As corporate social responsibility becomes a greater priority among consumers and manufacturers, a lawsuit brought against Keurig Green Mountain Inc. is likely to have interesting implications for recyclability product claims going forward.
This comes as a federal judge in California has given the go-ahead for a class action lawsuit against Keurig for misleading recycling claims.
Keurig, known for its small personal coffee pods, is accused by a consumer of falsely labeling its pods as recyclable despite being too small for handling by material recovery facilities (MRFs).
The company defended itself by saying that the advertising and labels for the coffee pods encouraged consumers to “check locally” about whether the pods are recyclable.
However, US District Judge Haywood Gilliam in Oakland rejected the defense, pointing to consumer allegations that the pods are not recyclable at any municipal facility in the country, and thus the “check locally” disclaimer did not make the recyclable claims truthful.
The lawsuit also alleges that while the pods are made of polypropylene, accepted for recycling in about 61 percent of communities across the US, most domestic MRFs aren’t capable of capturing such small, light materials from the recycling stream.
“Common sense would not so clearly lead a person to believe that a package labeled ‘recyclable’ is not recyclable anywhere,” Gilliam wrote in the ruling. “Although Keurig argues that its labeling is sufficient under the Green Guides… the complaint alleges facts that indicate the opposite.”
Additionally, the consumer pointed out that the label doesn’t advise users to dispose of the pods’ paper filters before recycling, which creates a source of contamination in the recycling process.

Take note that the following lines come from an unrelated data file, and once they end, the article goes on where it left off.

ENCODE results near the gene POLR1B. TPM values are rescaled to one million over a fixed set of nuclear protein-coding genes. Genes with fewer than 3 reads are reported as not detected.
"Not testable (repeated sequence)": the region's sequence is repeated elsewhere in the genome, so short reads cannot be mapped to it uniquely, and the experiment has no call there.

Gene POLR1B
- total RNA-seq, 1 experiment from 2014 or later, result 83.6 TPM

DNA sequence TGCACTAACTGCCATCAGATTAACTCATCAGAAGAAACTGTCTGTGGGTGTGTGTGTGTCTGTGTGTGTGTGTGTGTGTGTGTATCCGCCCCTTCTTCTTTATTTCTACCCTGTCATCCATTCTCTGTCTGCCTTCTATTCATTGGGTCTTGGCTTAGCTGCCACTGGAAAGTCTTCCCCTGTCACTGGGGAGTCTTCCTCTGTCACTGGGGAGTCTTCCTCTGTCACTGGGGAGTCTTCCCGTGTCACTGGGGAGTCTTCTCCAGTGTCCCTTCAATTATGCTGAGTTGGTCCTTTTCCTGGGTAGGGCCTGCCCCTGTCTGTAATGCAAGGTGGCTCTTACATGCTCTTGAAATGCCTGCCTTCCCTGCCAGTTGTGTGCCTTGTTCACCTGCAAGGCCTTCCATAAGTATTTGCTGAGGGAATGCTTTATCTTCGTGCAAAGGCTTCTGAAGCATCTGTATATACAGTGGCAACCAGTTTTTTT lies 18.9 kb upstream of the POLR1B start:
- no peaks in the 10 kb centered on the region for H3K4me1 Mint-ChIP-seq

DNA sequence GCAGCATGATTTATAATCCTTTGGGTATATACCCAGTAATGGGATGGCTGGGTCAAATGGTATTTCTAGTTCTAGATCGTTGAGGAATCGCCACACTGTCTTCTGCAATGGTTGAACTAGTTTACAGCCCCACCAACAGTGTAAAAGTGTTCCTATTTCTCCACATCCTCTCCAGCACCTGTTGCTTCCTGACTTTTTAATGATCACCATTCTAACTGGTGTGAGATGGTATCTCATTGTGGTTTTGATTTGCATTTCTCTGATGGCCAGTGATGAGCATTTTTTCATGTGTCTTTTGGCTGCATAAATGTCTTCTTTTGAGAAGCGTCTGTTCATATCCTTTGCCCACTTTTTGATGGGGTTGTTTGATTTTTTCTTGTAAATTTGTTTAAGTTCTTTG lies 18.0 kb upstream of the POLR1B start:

The Green Guides is an enforcement blueprint by the Federal Trade Commission (FTC) aimed at eliminating fuzzy, unsubstantiated or misleading environmental claims. The guide also states that “Marketers should qualify recyclable claims when recycling facilities are not available to at least 60 percent of the consumers or communities where a product is sold.”
Coffee pods have also come under fire in recent years for the overall sustainability of the products, with environmental groups slamming the pods for the amounts of plastic waste that winds up in landfills.
This type of waste doesn’t bode well with shoppers either, as personal values begin to play a larger role in consumer purchasing habits.
In fact, a 2017 study by Cone Communications reveals 87 percent of consumers will purchase a product because a company advocated for an issue they cared about and 76 percent will refuse to purchase a company’s products or services upon learning it supported an issue contrary to their beliefs.
Keurig has also taken steps to improve its’ products, just last month releasing updated sustainability goals. In a news release, the company pledged to use 100 percent recyclable or compostable packaging and send no waste to landfills by 2025. It also reiterated its previous goal of making all coffee pods recyclable by 2020.